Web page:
"They [SRP officials] know the threat of a lawsuit is very real," says Kieran Suckling, executive director of the Center for Biological Diversity.
"We're dealing here with an absolute extinction crisis with the flycatcher. Much of the species' continued decline is caused by all these reservoirs wiping out the bird," Suckling says.
But is it an extinction crisis?
The classic struggle would have a pesky environmental group slamming science down the throat of a big corporation that is about to swallow up a species to feed economic expansion and corporate profits. But this time, the latest science on the flycatcher is not in the hands of environmentalists -- it's in the survey work commissioned, in part, by water managers.
Scientists used to believe the flycatchers were loyal only to specific breeding sites, and had trouble relocating and breeding again when their habitat was destroyed. But surveys of the flycatcher, done by Paxton's crew and other bird trackers, blow traditional views about the flycatcher out of the water. They reveal a migratory bird that is resilient and mobile, capable of flying long distances and breeding like crazy when the right habitat is available, according to interviews with half a dozen biologists from the Arizona Game and Fish Department, the U.S. Geological Survey, the U.S. Bureau of Reclamation, U.S. Fish and Wildlife Service and Arizona State University.
SRP officials are clinging to the new findings, hoping they ensure that the lake can be filled as soon as the wet season sets in this winter. If the flycatchers are more mobile than previously thought, all the utility will need to do is buy replacement habitat for the bird to fly to.
"It is distressing for us to watch them moving down into places we'd like to have full of water," says SRP's Keane. "The [Arizona] Game and Fish Department and [U.S.] Fish and Wildlife have made a lot of headway, getting inside the bird's head, and there is some evidence that the birds will move from Roosevelt."
But the Center for Biological Diversity, known for its aggressive litigation tactics, is not convinced that the birds will fly somewhere else and breed successfully after their habitat has been covered with water. Suckling, who has made saving the flycatcher one of the center's biggest campaigns, still believes in older research showing the bird clings to former breeding sites. He points to observations at Elephant Butte Reservoir in New Mexico several decades ago, when flycatchers returned to flooded habitat and attempted to nest in dead trees. Most of the nests failed, he says.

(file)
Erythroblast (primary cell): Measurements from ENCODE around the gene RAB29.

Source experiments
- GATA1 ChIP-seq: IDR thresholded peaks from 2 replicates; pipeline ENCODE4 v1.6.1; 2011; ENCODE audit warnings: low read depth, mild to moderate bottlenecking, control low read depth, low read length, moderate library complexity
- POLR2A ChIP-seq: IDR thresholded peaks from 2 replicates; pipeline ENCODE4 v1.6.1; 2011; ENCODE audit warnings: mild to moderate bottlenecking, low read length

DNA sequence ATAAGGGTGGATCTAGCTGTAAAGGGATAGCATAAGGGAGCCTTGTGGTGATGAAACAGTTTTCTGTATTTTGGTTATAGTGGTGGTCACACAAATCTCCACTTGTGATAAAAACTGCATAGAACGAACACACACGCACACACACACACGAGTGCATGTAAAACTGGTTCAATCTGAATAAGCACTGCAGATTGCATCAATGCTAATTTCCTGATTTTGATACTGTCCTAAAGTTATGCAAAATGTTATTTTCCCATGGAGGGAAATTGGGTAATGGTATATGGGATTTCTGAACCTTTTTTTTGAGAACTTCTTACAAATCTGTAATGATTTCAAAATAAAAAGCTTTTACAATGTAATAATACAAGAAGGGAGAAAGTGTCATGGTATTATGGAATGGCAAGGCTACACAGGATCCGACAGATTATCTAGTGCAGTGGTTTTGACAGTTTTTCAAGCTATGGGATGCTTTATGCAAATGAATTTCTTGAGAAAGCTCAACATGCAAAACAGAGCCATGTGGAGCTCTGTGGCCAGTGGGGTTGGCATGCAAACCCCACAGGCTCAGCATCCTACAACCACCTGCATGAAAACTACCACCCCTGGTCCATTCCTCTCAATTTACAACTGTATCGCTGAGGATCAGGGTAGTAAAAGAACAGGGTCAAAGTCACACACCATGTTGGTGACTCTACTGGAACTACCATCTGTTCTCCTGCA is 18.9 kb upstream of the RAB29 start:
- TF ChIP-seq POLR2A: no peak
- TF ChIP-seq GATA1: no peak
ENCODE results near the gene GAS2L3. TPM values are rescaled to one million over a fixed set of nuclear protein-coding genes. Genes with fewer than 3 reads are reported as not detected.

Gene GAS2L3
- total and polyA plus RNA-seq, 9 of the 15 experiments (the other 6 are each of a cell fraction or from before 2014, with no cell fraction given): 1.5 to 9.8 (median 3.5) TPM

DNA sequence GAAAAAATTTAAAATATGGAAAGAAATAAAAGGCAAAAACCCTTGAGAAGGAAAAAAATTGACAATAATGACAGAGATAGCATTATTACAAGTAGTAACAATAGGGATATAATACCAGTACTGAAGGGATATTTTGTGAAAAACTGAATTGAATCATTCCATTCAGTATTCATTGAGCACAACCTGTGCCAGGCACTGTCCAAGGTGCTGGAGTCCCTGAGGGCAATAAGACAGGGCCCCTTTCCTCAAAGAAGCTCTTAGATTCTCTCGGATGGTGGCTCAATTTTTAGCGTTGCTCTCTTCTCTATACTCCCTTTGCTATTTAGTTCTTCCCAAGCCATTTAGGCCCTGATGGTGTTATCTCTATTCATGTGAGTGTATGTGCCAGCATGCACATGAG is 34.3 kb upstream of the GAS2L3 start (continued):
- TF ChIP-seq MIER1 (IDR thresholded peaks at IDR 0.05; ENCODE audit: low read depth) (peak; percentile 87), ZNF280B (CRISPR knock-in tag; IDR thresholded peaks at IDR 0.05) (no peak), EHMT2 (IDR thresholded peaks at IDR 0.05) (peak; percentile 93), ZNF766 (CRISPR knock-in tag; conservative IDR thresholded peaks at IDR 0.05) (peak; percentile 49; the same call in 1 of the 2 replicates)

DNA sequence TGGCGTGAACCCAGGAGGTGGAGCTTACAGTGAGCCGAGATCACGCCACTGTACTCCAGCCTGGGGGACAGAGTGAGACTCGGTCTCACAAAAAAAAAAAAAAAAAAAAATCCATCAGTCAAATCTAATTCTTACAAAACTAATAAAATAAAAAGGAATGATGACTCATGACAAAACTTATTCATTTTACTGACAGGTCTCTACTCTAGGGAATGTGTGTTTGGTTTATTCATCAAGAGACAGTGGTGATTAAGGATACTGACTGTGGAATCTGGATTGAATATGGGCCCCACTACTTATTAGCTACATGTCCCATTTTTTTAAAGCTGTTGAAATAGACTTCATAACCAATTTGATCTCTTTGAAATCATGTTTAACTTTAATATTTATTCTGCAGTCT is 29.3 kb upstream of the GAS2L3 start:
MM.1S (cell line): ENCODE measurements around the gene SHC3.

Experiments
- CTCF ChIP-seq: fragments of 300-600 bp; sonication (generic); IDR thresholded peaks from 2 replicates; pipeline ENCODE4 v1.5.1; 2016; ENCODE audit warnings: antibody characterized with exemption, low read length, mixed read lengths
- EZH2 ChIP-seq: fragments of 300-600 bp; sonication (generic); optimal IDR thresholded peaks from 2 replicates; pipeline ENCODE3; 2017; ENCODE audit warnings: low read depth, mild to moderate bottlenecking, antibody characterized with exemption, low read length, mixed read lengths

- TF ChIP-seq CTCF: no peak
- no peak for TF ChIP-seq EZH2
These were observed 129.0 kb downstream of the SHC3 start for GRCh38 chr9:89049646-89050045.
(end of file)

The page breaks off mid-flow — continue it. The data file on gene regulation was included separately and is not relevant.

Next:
Since then, however, a lot has been learned about the flycatcher, especially from field work at Roosevelt. Observations from the trenches confirmed what dam-backers had been saying all along: "If you're a bird that lives in a temporary habitat, you better be genetically programmed to look for other habitats, even when your habitat is good," says Scott Mills, a biologist and consultant for Valley cities when they paid to expand Roosevelt Dam.
Suckling insists that at Roosevelt, the flycatchers will not fly to habitat miles away just because humans set it up for them. The notion makes him boil with anger, his voice rising to a high-pitched staccato.
"Are you going to give them a map?" he says. "They're not going to pick up and move somewhere else. . . . Those birds are goners."
Over and over, Suckling has fought water managers in court to protect flycatcher habitat at artificial reservoirs. The center has had mixed success, winning a case at Lake Isabella in California, but losing its lawsuits over Lake Mead and Roosevelt several years ago. In each case, the center demanded that lake levels be lowered for the flycatcher until an adequate plan for replacing the habitat was reached.
This time, instead of preparing for litigation with guns blazing, the center is playing it more low-key. Suckling originally wanted SRP to keep the lake low until new habitat was purchased elsewhere and enough flycatchers arrived to offset the loss at Roosevelt. But the birds' location is making the fight difficult.
The flycatcher is so far down in the lake bottom, SRP would have to release critical supplies of Phoenix water to avoid flooding the habitat if the drought breaks anytime soon. "We're going to craft our injunction request in a way that doesn't jeopardize Phoenix's water supply," says Suckling.
The Tucson-based center is wary of being seen as the bad guy in a fight that pits birds against water for Valley farmers and Phoenix urbanites. It doesn't want a public relations catastrophe, and Suckling realizes that Phoenix is not the environment-friendly place that his hometown is.